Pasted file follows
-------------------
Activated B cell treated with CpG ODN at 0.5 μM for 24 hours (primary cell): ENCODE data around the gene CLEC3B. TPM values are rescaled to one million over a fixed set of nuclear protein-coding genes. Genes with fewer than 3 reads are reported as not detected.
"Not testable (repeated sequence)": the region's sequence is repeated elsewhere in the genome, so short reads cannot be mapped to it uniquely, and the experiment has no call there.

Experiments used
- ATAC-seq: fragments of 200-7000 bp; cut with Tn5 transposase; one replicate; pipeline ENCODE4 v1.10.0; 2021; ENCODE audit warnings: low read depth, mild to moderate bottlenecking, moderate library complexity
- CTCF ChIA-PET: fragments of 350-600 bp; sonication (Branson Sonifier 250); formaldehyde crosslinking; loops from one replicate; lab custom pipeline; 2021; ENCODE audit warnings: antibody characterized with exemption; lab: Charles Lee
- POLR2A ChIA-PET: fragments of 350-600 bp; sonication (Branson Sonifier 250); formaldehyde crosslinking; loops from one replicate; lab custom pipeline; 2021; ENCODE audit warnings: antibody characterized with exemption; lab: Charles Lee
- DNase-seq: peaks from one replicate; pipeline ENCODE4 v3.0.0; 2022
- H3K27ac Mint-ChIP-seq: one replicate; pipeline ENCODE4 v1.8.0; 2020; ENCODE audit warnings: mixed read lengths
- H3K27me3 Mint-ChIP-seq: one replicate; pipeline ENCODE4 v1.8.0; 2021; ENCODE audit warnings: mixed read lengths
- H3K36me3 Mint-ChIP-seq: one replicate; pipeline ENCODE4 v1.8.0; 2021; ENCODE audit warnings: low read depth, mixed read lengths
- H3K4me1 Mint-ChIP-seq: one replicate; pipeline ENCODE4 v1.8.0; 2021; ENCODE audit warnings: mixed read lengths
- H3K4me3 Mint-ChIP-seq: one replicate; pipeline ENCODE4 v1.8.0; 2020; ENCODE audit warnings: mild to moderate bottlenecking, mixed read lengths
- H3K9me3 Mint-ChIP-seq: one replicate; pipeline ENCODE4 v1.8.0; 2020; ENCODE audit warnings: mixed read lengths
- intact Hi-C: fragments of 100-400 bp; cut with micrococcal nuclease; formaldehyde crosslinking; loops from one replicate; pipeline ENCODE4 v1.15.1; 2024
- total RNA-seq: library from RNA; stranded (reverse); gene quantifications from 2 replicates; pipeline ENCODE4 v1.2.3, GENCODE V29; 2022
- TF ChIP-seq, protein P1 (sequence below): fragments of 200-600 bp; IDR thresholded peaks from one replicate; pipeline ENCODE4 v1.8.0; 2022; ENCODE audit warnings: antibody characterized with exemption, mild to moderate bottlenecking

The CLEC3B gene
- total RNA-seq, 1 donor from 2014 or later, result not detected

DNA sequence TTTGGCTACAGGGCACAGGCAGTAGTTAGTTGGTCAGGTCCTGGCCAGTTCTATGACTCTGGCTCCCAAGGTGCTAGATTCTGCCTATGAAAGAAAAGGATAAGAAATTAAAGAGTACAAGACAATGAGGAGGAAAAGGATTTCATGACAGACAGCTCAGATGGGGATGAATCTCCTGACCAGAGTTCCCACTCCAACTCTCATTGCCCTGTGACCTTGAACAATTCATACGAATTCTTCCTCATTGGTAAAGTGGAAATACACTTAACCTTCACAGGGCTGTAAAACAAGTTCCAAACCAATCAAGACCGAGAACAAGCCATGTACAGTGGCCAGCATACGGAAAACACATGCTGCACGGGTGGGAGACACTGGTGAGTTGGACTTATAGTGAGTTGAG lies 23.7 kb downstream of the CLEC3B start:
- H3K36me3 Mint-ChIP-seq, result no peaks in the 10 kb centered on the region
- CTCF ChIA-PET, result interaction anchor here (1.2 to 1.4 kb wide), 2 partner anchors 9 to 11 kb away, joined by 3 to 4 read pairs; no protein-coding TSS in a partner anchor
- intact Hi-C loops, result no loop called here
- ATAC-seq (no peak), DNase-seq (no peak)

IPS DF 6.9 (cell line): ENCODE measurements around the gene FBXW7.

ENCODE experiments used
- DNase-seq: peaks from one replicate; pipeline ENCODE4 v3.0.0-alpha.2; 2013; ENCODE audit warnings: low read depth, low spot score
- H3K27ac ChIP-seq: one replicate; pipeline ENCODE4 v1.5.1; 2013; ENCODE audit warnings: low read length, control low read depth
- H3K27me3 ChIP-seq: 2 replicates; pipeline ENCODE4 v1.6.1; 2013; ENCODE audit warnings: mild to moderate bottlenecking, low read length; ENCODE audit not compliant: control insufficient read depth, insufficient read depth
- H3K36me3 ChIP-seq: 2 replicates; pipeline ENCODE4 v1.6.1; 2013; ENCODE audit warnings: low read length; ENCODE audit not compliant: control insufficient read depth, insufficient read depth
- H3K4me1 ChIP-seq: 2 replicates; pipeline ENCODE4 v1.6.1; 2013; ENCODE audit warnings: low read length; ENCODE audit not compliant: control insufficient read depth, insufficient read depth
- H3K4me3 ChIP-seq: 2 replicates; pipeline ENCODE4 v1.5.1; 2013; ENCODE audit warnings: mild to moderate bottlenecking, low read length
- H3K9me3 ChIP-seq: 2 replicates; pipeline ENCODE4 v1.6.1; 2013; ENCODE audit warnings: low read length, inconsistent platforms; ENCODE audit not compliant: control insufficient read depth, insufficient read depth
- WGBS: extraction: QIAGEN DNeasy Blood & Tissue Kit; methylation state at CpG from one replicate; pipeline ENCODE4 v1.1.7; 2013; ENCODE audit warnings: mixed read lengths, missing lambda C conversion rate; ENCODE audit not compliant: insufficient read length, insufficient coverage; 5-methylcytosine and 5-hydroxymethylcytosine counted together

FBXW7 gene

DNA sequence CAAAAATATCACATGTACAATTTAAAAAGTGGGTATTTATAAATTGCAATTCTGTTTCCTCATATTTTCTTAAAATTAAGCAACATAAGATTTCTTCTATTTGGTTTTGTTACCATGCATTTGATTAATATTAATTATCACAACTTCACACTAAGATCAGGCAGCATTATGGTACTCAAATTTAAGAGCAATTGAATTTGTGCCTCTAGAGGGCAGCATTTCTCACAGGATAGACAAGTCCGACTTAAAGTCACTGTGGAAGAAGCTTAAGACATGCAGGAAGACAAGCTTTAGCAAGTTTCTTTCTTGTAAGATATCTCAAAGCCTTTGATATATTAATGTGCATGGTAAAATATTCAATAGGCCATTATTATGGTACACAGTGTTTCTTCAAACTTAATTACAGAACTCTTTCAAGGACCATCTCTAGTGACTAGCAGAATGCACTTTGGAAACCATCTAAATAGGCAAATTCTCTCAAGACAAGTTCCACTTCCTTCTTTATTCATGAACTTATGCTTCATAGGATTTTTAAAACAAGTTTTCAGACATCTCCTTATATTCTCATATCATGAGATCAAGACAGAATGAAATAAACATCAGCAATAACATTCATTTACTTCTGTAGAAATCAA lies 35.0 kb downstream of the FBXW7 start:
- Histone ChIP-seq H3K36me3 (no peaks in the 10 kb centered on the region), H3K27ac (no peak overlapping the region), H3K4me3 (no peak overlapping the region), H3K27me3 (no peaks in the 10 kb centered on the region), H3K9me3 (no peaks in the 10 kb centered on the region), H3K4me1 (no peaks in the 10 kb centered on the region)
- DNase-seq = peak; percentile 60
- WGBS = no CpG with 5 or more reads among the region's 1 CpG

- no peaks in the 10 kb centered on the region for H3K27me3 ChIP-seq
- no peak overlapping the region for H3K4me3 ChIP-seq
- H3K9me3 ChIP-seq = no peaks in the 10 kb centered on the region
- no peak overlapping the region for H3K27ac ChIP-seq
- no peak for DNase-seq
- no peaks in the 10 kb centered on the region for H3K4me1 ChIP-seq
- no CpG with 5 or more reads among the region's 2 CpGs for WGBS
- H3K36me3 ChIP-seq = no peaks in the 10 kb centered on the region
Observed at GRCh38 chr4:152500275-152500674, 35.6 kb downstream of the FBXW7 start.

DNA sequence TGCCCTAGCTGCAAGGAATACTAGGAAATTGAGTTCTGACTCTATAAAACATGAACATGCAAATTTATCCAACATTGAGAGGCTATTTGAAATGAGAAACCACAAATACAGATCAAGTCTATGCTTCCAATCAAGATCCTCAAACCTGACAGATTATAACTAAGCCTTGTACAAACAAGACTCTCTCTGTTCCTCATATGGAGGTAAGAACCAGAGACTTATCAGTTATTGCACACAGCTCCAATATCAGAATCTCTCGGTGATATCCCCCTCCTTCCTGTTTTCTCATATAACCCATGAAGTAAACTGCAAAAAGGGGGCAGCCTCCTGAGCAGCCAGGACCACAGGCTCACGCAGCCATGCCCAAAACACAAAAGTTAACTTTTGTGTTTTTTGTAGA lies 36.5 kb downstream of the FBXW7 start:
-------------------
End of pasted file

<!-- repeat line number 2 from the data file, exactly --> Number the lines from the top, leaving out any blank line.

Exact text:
"Not testable (repeated sequence)": the region's sequence is repeated elsewhere in the genome, so short reads cannot be mapped to it uniquely, and the experiment has no call there.